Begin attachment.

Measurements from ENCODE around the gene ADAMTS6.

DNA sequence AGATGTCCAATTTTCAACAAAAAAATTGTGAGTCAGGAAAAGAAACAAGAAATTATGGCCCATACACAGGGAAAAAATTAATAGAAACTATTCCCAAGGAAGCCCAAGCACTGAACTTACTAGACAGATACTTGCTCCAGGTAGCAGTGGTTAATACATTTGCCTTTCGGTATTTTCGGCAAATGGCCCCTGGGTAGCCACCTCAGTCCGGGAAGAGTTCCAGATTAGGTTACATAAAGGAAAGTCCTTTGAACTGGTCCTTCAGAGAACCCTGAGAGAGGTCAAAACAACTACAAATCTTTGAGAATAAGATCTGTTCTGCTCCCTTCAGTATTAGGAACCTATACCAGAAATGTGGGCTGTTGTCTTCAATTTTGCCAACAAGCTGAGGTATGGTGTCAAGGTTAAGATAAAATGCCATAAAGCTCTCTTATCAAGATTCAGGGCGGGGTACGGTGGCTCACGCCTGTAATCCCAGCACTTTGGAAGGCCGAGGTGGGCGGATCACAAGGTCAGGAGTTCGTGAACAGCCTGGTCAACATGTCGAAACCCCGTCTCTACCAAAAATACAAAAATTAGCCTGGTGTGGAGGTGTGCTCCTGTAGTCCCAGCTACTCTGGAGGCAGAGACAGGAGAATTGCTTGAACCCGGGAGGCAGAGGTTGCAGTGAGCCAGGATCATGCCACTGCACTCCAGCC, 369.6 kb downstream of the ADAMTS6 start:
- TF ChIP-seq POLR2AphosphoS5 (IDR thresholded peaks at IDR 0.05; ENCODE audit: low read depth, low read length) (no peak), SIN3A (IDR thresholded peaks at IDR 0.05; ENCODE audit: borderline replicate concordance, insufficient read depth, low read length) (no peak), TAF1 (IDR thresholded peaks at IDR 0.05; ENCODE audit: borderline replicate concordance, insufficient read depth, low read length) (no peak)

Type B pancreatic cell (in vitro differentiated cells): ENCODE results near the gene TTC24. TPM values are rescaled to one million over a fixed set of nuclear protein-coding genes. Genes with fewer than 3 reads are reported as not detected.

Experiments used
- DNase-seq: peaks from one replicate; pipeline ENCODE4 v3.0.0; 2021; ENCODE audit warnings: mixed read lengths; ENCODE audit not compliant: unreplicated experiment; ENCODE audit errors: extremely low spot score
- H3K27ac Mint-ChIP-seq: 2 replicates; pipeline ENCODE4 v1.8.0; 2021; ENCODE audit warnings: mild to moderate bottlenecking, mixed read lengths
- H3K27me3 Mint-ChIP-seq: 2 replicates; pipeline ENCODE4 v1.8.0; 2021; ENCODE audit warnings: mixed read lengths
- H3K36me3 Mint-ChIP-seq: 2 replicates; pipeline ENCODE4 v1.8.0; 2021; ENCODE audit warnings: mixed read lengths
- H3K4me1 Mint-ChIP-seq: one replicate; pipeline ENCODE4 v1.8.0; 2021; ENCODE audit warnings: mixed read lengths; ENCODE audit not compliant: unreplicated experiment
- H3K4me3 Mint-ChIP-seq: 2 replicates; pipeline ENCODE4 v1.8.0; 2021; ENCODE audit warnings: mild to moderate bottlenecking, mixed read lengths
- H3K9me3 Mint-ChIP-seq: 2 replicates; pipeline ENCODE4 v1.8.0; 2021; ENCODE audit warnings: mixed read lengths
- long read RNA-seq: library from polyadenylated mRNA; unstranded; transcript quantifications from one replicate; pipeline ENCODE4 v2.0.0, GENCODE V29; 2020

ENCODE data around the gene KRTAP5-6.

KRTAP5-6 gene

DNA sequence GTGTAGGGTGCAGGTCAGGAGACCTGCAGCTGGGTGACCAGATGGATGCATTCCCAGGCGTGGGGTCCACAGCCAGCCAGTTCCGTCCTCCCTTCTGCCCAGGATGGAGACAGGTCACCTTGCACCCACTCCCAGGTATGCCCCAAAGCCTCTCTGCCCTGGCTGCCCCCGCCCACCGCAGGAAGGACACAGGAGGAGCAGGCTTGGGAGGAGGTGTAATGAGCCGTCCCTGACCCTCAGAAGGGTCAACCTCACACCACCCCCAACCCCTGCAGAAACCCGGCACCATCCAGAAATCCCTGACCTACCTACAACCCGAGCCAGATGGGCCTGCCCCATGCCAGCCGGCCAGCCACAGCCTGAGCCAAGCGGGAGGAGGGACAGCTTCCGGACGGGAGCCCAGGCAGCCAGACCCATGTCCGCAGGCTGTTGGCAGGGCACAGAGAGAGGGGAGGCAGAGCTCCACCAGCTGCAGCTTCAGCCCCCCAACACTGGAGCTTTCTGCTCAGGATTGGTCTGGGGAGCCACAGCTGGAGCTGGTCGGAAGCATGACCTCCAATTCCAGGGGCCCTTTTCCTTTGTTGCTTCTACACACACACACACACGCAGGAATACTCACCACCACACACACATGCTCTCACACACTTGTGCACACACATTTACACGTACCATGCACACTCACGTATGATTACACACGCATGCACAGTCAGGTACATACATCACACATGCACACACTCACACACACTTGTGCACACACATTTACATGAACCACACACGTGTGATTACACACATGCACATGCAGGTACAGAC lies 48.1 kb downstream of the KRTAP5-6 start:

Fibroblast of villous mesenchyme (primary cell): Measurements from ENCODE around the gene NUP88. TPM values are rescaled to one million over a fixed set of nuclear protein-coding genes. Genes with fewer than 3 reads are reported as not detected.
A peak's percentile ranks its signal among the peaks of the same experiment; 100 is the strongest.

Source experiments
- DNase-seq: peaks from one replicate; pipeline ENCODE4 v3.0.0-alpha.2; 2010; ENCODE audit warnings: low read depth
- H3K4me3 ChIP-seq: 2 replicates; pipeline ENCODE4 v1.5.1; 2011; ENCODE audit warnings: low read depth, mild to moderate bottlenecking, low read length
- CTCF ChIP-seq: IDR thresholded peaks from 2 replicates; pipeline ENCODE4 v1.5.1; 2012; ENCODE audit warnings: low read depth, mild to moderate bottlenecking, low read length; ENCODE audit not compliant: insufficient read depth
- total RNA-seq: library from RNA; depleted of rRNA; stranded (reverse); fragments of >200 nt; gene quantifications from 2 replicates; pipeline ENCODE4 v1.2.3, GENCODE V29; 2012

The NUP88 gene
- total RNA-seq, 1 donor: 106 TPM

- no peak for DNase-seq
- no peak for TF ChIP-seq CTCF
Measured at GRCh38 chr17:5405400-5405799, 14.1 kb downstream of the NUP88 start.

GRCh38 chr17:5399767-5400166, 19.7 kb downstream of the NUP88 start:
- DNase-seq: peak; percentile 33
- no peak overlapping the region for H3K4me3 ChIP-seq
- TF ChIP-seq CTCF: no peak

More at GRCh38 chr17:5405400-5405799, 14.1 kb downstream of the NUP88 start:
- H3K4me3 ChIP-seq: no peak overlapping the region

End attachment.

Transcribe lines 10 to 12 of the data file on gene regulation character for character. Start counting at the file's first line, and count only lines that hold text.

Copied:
- H3K4me1 Mint-ChIP-seq: one replicate; pipeline ENCODE4 v1.8.0; 2021; ENCODE audit warnings: mixed read lengths; ENCODE audit not compliant: unreplicated experiment
- H3K4me3 Mint-ChIP-seq: 2 replicates; pipeline ENCODE4 v1.8.0; 2021; ENCODE audit warnings: mild to moderate bottlenecking, mixed read lengths
- H3K9me3 Mint-ChIP-seq: 2 replicates; pipeline ENCODE4 v1.8.0; 2021; ENCODE audit warnings: mixed read lengths